Households of Faith: Family, Gender, and Community in Canada, 1760-1969. (Book Reviews/Comptes Rendus)

By Chegwidden, Paula | Canadian Journal of Sociology, Spring 2003 | Go to article overview

Households of Faith: Family, Gender, and Community in Canada, 1760-1969. (Book Reviews/Comptes Rendus)


Chegwidden, Paula, Canadian Journal of Sociology


Nancy Christie, ed. Households of Faith: Family, Gender, and Community in Canada, 1760-1969. Montreal & Kingston: McGill-Queen's University Press, 2002, 381 pp.

This collection of essays addresses the changing relationships among family, community, and church (Protestant and Roman Catholic) over the eighteenth to twentieth centuries. The editor, in her substantial introduction and conclusion, sees the volume as part of on-going historical scholarship that corrects an emphasis in women's history on the development of separate spheres in the nineteenth century, with men disassociated from the domestic sphere. Rather, she notes, families in this period must be seen as characterized by patriarchal domesticity, with the patriarch providing a central role in the family, as "the principal conduit between family, church, and community." (p. 10) Both church and state saw the male family head as essential to development of an ordered and Christian society until well into the twentieth century.

There are eleven essays included in the collection, dealing with a variety of settings and ethnic groups. Under the section "The Age of Patriarchy," Ollivier Hubert describes the importance of mass as a communal and family activity in rural Quebec well into the nineteenth century, despite theological changes that emphasized the individual's private relationship to faith. J.I. Little outlines the views on marriage and parenthood of the Reverend James Reid, a Quebec Anglican cleric of the early 1800s, who saw the father's active moral authority in the family as essential to producing properly socialized children.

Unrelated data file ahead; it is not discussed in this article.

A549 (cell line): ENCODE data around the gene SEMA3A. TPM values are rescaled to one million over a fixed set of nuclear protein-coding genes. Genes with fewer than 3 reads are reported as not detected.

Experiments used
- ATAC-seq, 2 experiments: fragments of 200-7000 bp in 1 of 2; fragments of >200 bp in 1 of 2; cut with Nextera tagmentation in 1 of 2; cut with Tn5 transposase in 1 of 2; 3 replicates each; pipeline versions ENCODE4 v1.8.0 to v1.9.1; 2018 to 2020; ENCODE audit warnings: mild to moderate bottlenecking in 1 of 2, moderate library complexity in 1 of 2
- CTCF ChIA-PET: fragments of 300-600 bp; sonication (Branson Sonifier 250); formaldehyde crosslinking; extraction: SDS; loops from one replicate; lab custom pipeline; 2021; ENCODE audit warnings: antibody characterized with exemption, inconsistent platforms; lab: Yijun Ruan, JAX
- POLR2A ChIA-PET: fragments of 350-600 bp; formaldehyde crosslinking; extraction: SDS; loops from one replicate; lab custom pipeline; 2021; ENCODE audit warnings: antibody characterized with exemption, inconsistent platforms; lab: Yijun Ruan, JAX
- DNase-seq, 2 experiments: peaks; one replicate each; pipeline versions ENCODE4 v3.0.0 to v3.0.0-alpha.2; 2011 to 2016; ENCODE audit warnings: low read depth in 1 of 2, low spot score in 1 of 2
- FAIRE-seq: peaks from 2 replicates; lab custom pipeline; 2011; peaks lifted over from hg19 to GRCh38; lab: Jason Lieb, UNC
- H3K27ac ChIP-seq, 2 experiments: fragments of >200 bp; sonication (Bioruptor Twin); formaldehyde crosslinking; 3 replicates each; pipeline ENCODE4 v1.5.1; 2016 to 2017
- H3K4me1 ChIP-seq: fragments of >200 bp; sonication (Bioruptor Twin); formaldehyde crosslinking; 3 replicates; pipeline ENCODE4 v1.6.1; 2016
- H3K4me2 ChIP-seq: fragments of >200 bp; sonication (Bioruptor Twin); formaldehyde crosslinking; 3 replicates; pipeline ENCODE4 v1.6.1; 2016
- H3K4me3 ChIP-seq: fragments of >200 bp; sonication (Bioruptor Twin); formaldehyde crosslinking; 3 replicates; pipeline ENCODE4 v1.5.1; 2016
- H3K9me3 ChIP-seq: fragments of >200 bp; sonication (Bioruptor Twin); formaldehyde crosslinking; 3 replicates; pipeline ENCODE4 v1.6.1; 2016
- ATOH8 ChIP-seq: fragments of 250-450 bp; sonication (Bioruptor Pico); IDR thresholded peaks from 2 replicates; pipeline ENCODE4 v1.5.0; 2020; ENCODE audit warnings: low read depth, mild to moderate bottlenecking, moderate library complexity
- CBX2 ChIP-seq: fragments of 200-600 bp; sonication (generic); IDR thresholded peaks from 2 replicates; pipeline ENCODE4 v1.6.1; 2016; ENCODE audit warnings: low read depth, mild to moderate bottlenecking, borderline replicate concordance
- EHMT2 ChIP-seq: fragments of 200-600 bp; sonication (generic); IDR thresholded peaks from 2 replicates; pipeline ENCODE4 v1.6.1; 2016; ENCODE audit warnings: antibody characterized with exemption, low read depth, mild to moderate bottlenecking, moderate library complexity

The second section is "Popular Religion and Family Strategies." Hannah Lane looks at Protestant Church memberships in nineteenth century St Stephen, New Brunswick. She finds that memberships changed frequently and that these changes usually represented family based strategies. Christine Hudon traces the histories of groups of French-Canadian Protestants in Quebec between 1850 and 1901. Clusters of Francophone Protestants tended to be interrelated families, illustrating the importance of the family in the process of conversion. But during the same period, chains of related families followed each other into the Eastern Townships, regardless of Protestant or Catholic status, indicating that conversion to Protestantism did not sever ties to kin who remained Catholic. The third essay, by Susan Neylan, examines the conflicting missionary and Tsimshian interpretations of family norms and of what conversion to Christianity really meant, in the 1857-1896 period. The Tsimshian were not simply colonized by Christianisat ion, but rather incorporated and interpreted Christianity within their own cultural perspective.

"Gender, Social Change, and the Language of Domesticity," which includes four essays, more directly addresses the issues described in the editor's introduction. The essays all illustrate the widespread importance of religious affiliation in eras often characterized by historians as increasingly secularised. They also show women's participation in the public sphere through church organizations. Enrico Cumbo shows that the meaning of religiosity among male and female southern Italian immigrants of 1900-1940 was quite different. …

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